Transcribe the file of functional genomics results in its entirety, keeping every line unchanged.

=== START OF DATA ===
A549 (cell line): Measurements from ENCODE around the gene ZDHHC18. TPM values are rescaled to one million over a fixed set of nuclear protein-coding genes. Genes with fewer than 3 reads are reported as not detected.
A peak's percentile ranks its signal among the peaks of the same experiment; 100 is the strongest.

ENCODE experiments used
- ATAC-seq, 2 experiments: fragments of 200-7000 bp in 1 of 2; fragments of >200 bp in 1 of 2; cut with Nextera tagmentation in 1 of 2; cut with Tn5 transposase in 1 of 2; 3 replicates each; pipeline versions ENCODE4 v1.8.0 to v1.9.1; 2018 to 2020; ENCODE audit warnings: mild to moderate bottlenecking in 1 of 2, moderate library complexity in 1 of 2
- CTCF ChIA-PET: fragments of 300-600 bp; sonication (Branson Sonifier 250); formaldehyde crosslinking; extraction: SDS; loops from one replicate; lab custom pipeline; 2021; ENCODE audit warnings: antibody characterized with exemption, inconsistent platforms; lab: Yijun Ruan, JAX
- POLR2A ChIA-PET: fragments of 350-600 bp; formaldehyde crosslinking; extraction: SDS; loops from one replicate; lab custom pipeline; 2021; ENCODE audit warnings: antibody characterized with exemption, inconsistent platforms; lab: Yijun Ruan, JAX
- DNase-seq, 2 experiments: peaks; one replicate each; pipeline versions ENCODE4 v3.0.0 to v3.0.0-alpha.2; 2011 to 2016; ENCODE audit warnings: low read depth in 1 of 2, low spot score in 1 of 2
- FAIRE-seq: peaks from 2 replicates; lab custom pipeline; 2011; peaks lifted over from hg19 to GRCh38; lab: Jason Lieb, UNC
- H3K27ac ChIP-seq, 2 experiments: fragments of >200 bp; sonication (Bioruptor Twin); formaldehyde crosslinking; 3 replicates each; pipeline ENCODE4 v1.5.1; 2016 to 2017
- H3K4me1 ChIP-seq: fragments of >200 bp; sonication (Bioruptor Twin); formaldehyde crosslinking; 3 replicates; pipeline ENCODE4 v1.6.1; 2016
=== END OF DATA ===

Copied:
A549 (cell line): Measurements from ENCODE around the gene ZDHHC18. TPM values are rescaled to one million over a fixed set of nuclear protein-coding genes. Genes with fewer than 3 reads are reported as not detected.
A peak's percentile ranks its signal among the peaks of the same experiment; 100 is the strongest.

ENCODE experiments used
- ATAC-seq, 2 experiments: fragments of 200-7000 bp in 1 of 2; fragments of >200 bp in 1 of 2; cut with Nextera tagmentation in 1 of 2; cut with Tn5 transposase in 1 of 2; 3 replicates each; pipeline versions ENCODE4 v1.8.0 to v1.9.1; 2018 to 2020; ENCODE audit warnings: mild to moderate bottlenecking in 1 of 2, moderate library complexity in 1 of 2
- CTCF ChIA-PET: fragments of 300-600 bp; sonication (Branson Sonifier 250); formaldehyde crosslinking; extraction: SDS; loops from one replicate; lab custom pipeline; 2021; ENCODE audit warnings: antibody characterized with exemption, inconsistent platforms; lab: Yijun Ruan, JAX
- POLR2A ChIA-PET: fragments of 350-600 bp; formaldehyde crosslinking; extraction: SDS; loops from one replicate; lab custom pipeline; 2021; ENCODE audit warnings: antibody characterized with exemption, inconsistent platforms; lab: Yijun Ruan, JAX
- DNase-seq, 2 experiments: peaks; one replicate each; pipeline versions ENCODE4 v3.0.0 to v3.0.0-alpha.2; 2011 to 2016; ENCODE audit warnings: low read depth in 1 of 2, low spot score in 1 of 2
- FAIRE-seq: peaks from 2 replicates; lab custom pipeline; 2011; peaks lifted over from hg19 to GRCh38; lab: Jason Lieb, UNC
- H3K27ac ChIP-seq, 2 experiments: fragments of >200 bp; sonication (Bioruptor Twin); formaldehyde crosslinking; 3 replicates each; pipeline ENCODE4 v1.5.1; 2016 to 2017
- H3K4me1 ChIP-seq: fragments of >200 bp; sonication (Bioruptor Twin); formaldehyde crosslinking; 3 replicates; pipeline ENCODE4 v1.6.1; 2016